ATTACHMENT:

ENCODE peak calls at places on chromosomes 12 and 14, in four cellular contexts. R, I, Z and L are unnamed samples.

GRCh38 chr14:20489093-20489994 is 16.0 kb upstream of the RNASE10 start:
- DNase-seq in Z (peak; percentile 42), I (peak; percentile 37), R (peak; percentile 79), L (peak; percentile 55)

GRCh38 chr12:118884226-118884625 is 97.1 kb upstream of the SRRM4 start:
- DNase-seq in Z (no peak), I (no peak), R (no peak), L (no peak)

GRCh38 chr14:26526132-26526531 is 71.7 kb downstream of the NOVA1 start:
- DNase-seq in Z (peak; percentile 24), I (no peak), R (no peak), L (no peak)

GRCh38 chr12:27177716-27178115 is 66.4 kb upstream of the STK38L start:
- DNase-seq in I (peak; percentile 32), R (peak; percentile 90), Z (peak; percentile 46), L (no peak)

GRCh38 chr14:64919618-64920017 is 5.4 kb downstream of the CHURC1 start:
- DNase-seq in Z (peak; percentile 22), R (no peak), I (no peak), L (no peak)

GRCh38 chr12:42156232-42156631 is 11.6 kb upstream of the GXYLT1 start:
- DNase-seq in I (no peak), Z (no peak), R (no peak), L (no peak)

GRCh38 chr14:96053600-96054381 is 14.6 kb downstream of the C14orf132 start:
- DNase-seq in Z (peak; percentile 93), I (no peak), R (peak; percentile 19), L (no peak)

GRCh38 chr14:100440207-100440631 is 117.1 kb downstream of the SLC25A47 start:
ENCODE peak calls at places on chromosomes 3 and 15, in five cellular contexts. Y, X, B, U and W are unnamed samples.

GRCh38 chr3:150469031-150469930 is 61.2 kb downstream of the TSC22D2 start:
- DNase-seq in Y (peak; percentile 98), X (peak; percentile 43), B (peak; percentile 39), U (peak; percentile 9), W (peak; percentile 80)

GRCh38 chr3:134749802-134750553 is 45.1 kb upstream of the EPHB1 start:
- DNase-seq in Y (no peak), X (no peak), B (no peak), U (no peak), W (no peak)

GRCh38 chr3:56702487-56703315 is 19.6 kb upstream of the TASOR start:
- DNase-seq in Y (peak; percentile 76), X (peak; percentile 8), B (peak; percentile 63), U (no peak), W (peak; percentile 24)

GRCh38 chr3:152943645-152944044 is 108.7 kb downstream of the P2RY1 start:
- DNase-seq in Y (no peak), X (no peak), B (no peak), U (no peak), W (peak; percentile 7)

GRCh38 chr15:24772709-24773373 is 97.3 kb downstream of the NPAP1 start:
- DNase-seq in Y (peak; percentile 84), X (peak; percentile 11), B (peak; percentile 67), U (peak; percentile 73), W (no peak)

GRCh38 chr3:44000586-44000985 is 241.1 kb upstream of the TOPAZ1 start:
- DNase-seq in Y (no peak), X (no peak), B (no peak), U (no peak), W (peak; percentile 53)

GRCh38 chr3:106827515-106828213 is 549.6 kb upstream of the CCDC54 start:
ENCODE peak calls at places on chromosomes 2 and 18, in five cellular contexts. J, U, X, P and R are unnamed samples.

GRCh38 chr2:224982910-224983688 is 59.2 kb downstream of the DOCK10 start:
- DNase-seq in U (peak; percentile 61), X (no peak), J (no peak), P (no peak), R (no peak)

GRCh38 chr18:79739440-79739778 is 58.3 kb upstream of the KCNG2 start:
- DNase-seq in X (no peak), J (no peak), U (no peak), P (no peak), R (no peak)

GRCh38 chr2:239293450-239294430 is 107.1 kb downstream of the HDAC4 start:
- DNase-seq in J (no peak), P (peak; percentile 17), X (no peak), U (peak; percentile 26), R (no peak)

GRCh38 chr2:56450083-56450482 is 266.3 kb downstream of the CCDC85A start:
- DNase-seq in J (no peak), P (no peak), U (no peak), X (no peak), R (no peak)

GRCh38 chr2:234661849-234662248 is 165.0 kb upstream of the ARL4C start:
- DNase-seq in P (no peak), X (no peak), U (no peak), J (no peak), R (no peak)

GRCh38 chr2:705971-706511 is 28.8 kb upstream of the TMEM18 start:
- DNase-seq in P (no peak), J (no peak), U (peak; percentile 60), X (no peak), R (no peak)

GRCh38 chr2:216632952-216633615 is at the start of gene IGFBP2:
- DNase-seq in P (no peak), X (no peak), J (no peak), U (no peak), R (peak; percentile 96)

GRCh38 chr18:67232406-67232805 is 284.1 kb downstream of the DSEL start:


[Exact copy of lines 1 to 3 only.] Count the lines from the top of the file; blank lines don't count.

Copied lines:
ENCODE peak calls at places on chromosomes 12 and 14, in four cellular contexts. R, I, Z and L are unnamed samples.

GRCh38 chr14:20489093-20489994 is 16.0 kb upstream of the RNASE10 start:
- DNase-seq in Z (peak; percentile 42), I (peak; percentile 37), R (peak; percentile 79), L (peak; percentile 55)